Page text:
Argued October 6, 1898
Decided December 13, 1898
Alex. Thain for appellants. T.W. Foster for respondents.
On the 29th of September, 1882, Ann Bolton, the mother of all the parties except William H. Birchall, who was her adopted son, died seized of some valuable real estate situated on the Bronx river at a place known as Bronxdale. She left a will dated April 6th, 1880, which was duly admitted to probate on the 20th of November, 1882, whereby she devised all of her real property, except a single house and lot, to the parties to this action and Emily B. Norris, a daughter who died in 1887 intestate and without descendants. She also gave power to her executors to sell any or all of her real estate either at public or private sale, but gave them no other authority with reference thereto. The most valuable part of her real estate had been leased to her sons, Henry B. and Thomas Bolton, and her adopted son, William H. Birchall, who were copartners under the name of the Bronx Company, for five years from March 1, 1880, with the privilege of five years more, which was duly exercised, at a rent reserved of $4,500 a year. Said lessees occupied all of this leased property until 1891, although the most valuable part of it was taken by the city of New York for Bronx park under chapter 522 of the Laws of 1884, the report of the commissioners of estimate having been confirmed on the 9th of July, 1889. This action was brought to compel the defendants composing said company to account for rents received for the use and benefit of the plaintiffs. (Code Civ. Pro. § 1666; 1 R.S. 749, § 9.)
Many questions have been argued before us, but we are satisfied with the disposition made thereof and the reasons given therefor by the General Term so far as those questions received expression of consideration in the opinion of that learned court. We will briefly examine two questions, not discussed below, that are pressed upon our attention with great earnestness by the counsel for the appellants.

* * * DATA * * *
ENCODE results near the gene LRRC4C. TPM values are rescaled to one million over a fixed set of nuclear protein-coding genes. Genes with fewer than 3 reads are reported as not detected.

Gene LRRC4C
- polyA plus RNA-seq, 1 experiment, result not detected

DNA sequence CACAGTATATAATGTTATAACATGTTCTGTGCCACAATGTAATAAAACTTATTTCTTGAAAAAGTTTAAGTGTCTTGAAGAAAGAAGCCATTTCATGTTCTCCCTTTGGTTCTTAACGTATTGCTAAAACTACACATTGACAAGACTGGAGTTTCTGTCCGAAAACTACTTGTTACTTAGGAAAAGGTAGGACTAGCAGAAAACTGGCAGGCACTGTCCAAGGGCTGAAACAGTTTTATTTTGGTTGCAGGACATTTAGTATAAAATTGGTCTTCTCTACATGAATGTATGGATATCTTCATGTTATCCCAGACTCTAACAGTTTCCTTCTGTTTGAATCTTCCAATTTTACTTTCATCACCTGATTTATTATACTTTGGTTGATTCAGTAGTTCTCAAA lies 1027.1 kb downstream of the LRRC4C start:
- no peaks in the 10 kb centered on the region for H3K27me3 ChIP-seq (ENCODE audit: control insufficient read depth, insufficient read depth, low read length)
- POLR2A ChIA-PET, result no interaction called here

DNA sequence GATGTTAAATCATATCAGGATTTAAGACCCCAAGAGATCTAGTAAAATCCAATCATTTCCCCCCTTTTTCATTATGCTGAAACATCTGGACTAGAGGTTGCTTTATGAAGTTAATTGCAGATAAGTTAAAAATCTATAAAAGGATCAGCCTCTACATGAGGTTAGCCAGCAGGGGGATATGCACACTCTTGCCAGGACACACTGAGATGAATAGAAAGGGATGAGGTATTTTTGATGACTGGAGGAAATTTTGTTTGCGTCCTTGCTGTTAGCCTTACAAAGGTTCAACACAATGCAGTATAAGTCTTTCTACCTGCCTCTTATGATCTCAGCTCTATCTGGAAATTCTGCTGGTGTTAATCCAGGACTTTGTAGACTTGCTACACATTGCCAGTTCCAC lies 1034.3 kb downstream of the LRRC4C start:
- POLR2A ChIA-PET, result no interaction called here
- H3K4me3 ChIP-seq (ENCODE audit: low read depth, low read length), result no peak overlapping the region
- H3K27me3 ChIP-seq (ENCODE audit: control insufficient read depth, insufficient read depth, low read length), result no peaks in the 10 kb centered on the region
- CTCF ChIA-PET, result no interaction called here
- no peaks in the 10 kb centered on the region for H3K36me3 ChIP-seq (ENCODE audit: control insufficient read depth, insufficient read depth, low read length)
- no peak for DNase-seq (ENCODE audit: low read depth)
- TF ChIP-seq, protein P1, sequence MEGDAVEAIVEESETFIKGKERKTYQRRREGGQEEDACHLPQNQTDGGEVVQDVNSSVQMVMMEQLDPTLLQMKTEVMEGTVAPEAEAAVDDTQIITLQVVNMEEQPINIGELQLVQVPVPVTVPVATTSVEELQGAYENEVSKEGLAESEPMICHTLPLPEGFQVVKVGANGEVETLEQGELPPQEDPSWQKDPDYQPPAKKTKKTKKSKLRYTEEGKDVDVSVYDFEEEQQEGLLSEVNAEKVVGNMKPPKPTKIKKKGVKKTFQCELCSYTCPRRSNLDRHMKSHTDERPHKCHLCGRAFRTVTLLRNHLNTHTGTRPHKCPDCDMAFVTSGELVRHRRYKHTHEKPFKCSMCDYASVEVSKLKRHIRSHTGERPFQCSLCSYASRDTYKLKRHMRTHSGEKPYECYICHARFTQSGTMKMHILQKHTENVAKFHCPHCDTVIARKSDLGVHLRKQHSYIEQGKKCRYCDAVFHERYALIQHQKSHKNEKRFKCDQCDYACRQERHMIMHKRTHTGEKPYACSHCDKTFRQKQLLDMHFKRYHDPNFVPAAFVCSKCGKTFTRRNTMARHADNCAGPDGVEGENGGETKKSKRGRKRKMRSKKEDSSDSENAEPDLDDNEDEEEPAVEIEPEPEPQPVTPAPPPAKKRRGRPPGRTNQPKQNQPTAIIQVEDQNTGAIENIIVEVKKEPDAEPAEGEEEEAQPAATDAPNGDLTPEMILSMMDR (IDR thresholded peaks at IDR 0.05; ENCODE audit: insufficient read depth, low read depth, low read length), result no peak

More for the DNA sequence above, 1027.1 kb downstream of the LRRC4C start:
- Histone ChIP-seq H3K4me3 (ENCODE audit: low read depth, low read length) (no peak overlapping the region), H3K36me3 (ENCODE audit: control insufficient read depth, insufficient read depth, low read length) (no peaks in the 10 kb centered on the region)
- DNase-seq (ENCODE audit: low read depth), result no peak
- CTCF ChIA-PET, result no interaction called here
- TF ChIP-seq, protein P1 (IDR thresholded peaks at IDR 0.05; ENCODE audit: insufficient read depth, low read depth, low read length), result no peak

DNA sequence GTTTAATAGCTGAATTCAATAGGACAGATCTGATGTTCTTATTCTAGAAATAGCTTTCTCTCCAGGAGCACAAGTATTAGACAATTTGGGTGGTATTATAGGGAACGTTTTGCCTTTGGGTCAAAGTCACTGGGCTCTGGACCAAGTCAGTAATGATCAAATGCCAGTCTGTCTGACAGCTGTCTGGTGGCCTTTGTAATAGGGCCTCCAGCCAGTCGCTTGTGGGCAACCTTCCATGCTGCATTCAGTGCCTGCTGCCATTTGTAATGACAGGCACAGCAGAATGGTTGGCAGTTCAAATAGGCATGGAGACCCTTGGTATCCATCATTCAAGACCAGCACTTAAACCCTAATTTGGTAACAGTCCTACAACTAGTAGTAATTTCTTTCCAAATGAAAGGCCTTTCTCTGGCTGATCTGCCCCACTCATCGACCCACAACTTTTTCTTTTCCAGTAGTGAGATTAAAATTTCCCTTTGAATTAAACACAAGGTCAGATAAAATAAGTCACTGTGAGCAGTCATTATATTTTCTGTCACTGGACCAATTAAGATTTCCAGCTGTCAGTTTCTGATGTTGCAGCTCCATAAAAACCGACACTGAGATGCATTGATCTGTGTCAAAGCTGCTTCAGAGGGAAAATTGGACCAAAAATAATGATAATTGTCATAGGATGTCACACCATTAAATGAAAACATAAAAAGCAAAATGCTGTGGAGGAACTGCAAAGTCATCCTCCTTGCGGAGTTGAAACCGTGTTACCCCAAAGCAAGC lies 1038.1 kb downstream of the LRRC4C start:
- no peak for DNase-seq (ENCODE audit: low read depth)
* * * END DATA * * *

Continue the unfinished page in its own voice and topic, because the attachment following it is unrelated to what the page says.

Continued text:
The defendants who compose the Bronx Company are the only appellants, and they insist that the referee erred in not allowing them, or the two who assumed to control the real estate, as executors, compensation for their services in collecting rents and managing the real estate. It is admitted that, so far as they rendered services for the benefit of their co-tenants in common in the condemnation proceedings, they have received compensation already, and that the two executors have received compensation for all the services rendered by them, as such, with reference to the personal estate. The appellants were neither employed nor authorized to collect rents or manage the realty, but they base their claims to compensation therefor upon the theory that their co-tenants acquiesced in their action, and, hence, impliedly promised to pay what their services were reasonably worth. They raised the question by a request to find duly presented to the referee, under the practice in force at the time of the trial, in these words: "The plaintiffs acquiesced in the management by the said defendants under the title of the `estate of Ann Bolton' of the properties left by the deceased." The referee refused to so find and the appellants excepted. Unless the evidence was such that it was an error of law for the referee not to find as requested, we cannot reverse the judgment upon the question now under consideration. The case contains no certificate that it includes all the evidence given on the trial, and all that appears on the subject is in substance as follows: Prior to the death of Ann Bolton the appellants had managed her estate and transacted her business for her. After her death the executors, assuming that they had power to do so under the will, continued to manage the real estate by renting it, collecting rents and the like. All the moneys collected went into the business of the Bronx Company, and no account was kept except in the books of that company.